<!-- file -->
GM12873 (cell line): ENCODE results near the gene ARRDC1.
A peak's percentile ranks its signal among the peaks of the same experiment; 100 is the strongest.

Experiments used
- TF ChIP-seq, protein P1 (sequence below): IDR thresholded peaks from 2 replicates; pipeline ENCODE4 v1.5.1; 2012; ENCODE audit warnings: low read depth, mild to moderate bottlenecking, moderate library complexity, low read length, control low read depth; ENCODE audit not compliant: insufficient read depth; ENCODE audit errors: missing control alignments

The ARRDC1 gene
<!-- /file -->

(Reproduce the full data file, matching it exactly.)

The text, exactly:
GM12873 (cell line): ENCODE results near the gene ARRDC1.
A peak's percentile ranks its signal among the peaks of the same experiment; 100 is the strongest.

Experiments used
- TF ChIP-seq, protein P1 (sequence below): IDR thresholded peaks from 2 replicates; pipeline ENCODE4 v1.5.1; 2012; ENCODE audit warnings: low read depth, mild to moderate bottlenecking, moderate library complexity, low read length, control low read depth; ENCODE audit not compliant: insufficient read depth; ENCODE audit errors: missing control alignments

The ARRDC1 gene